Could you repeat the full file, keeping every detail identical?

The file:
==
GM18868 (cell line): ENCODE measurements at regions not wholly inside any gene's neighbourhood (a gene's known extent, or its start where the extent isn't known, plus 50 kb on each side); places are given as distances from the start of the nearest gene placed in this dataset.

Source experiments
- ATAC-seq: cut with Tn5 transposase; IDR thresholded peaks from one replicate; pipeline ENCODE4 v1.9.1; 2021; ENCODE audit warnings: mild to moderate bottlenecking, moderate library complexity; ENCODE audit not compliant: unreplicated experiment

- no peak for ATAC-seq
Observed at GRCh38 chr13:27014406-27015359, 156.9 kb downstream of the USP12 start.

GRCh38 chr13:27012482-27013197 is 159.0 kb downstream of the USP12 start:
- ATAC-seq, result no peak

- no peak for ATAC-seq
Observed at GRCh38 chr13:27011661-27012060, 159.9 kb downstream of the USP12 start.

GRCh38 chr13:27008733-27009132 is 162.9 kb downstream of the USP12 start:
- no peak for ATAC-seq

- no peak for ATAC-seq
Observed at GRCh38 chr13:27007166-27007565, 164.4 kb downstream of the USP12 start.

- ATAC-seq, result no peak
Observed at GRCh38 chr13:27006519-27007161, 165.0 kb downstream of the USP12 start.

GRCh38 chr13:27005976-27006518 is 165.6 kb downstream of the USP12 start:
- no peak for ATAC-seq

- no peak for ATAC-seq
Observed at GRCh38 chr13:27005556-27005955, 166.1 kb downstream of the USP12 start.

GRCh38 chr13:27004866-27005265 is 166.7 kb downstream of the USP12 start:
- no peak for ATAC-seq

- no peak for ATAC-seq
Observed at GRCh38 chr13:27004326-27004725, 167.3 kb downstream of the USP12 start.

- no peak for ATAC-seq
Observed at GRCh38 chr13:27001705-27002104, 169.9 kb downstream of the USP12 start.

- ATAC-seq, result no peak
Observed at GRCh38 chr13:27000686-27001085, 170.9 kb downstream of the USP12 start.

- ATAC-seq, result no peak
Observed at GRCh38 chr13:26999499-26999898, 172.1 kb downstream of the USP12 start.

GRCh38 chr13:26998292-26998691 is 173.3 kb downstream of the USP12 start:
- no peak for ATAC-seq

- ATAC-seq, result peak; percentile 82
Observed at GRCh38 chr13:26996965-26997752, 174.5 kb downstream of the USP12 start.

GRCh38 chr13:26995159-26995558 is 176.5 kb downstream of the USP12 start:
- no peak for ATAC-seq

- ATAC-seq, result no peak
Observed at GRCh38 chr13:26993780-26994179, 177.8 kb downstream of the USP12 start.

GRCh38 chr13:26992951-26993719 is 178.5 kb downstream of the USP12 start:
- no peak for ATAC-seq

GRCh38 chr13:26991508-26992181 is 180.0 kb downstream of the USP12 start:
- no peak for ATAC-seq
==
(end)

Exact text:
GM18868 (cell line): ENCODE measurements at regions not wholly inside any gene's neighbourhood (a gene's known extent, or its start where the extent isn't known, plus 50 kb on each side); places are given as distances from the start of the nearest gene placed in this dataset.

Source experiments
- ATAC-seq: cut with Tn5 transposase; IDR thresholded peaks from one replicate; pipeline ENCODE4 v1.9.1; 2021; ENCODE audit warnings: mild to moderate bottlenecking, moderate library complexity; ENCODE audit not compliant: unreplicated experiment

- no peak for ATAC-seq
Observed at GRCh38 chr13:27014406-27015359, 156.9 kb downstream of the USP12 start.

GRCh38 chr13:27012482-27013197 is 159.0 kb downstream of the USP12 start:
- ATAC-seq, result no peak

- no peak for ATAC-seq
Observed at GRCh38 chr13:27011661-27012060, 159.9 kb downstream of the USP12 start.

GRCh38 chr13:27008733-27009132 is 162.9 kb downstream of the USP12 start:
- no peak for ATAC-seq

- no peak for ATAC-seq
Observed at GRCh38 chr13:27007166-27007565, 164.4 kb downstream of the USP12 start.

- ATAC-seq, result no peak
Observed at GRCh38 chr13:27006519-27007161, 165.0 kb downstream of the USP12 start.

GRCh38 chr13:27005976-27006518 is 165.6 kb downstream of the USP12 start:
- no peak for ATAC-seq

- no peak for ATAC-seq
Observed at GRCh38 chr13:27005556-27005955, 166.1 kb downstream of the USP12 start.

GRCh38 chr13:27004866-27005265 is 166.7 kb downstream of the USP12 start:
- no peak for ATAC-seq

- no peak for ATAC-seq
Observed at GRCh38 chr13:27004326-27004725, 167.3 kb downstream of the USP12 start.

- no peak for ATAC-seq
Observed at GRCh38 chr13:27001705-27002104, 169.9 kb downstream of the USP12 start.

- ATAC-seq, result no peak
Observed at GRCh38 chr13:27000686-27001085, 170.9 kb downstream of the USP12 start.

- ATAC-seq, result no peak
Observed at GRCh38 chr13:26999499-26999898, 172.1 kb downstream of the USP12 start.

GRCh38 chr13:26998292-26998691 is 173.3 kb downstream of the USP12 start:
- no peak for ATAC-seq

- ATAC-seq, result peak; percentile 82
Observed at GRCh38 chr13:26996965-26997752, 174.5 kb downstream of the USP12 start.

GRCh38 chr13:26995159-26995558 is 176.5 kb downstream of the USP12 start:
- no peak for ATAC-seq

- ATAC-seq, result no peak
Observed at GRCh38 chr13:26993780-26994179, 177.8 kb downstream of the USP12 start.

GRCh38 chr13:26992951-26993719 is 178.5 kb downstream of the USP12 start:
- no peak for ATAC-seq

GRCh38 chr13:26991508-26992181 is 180.0 kb downstream of the USP12 start:
- no peak for ATAC-seq